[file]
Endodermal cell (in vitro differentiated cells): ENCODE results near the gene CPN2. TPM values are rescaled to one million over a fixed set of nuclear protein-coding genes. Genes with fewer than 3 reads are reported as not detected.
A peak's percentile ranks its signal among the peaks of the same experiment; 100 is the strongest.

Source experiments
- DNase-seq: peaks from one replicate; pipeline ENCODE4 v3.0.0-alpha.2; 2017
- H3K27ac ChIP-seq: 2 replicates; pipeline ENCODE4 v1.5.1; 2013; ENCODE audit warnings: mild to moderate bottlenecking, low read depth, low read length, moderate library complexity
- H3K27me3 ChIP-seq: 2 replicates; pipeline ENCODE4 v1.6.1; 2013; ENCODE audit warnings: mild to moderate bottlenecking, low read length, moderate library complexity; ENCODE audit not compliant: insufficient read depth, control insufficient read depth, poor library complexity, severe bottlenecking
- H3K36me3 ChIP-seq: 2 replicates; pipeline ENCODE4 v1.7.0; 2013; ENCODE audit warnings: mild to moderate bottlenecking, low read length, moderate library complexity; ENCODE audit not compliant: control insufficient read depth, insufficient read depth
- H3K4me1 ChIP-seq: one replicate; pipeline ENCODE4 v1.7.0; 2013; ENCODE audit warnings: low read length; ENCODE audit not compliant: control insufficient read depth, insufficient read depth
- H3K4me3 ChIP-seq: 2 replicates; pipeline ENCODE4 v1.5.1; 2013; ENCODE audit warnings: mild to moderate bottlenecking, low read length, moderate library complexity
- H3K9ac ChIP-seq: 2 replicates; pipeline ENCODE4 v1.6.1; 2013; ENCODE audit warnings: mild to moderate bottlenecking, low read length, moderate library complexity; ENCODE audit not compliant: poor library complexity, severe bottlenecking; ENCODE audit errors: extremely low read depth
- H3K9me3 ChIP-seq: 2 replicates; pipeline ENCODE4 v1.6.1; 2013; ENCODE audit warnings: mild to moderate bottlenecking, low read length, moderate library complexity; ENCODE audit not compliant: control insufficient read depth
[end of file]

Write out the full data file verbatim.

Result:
Endodermal cell (in vitro differentiated cells): ENCODE results near the gene CPN2. TPM values are rescaled to one million over a fixed set of nuclear protein-coding genes. Genes with fewer than 3 reads are reported as not detected.
A peak's percentile ranks its signal among the peaks of the same experiment; 100 is the strongest.

Source experiments
- DNase-seq: peaks from one replicate; pipeline ENCODE4 v3.0.0-alpha.2; 2017
- H3K27ac ChIP-seq: 2 replicates; pipeline ENCODE4 v1.5.1; 2013; ENCODE audit warnings: mild to moderate bottlenecking, low read depth, low read length, moderate library complexity
- H3K27me3 ChIP-seq: 2 replicates; pipeline ENCODE4 v1.6.1; 2013; ENCODE audit warnings: mild to moderate bottlenecking, low read length, moderate library complexity; ENCODE audit not compliant: insufficient read depth, control insufficient read depth, poor library complexity, severe bottlenecking
- H3K36me3 ChIP-seq: 2 replicates; pipeline ENCODE4 v1.7.0; 2013; ENCODE audit warnings: mild to moderate bottlenecking, low read length, moderate library complexity; ENCODE audit not compliant: control insufficient read depth, insufficient read depth
- H3K4me1 ChIP-seq: one replicate; pipeline ENCODE4 v1.7.0; 2013; ENCODE audit warnings: low read length; ENCODE audit not compliant: control insufficient read depth, insufficient read depth
- H3K4me3 ChIP-seq: 2 replicates; pipeline ENCODE4 v1.5.1; 2013; ENCODE audit warnings: mild to moderate bottlenecking, low read length, moderate library complexity
- H3K9ac ChIP-seq: 2 replicates; pipeline ENCODE4 v1.6.1; 2013; ENCODE audit warnings: mild to moderate bottlenecking, low read length, moderate library complexity; ENCODE audit not compliant: poor library complexity, severe bottlenecking; ENCODE audit errors: extremely low read depth
- H3K9me3 ChIP-seq: 2 replicates; pipeline ENCODE4 v1.6.1; 2013; ENCODE audit warnings: mild to moderate bottlenecking, low read length, moderate library complexity; ENCODE audit not compliant: control insufficient read depth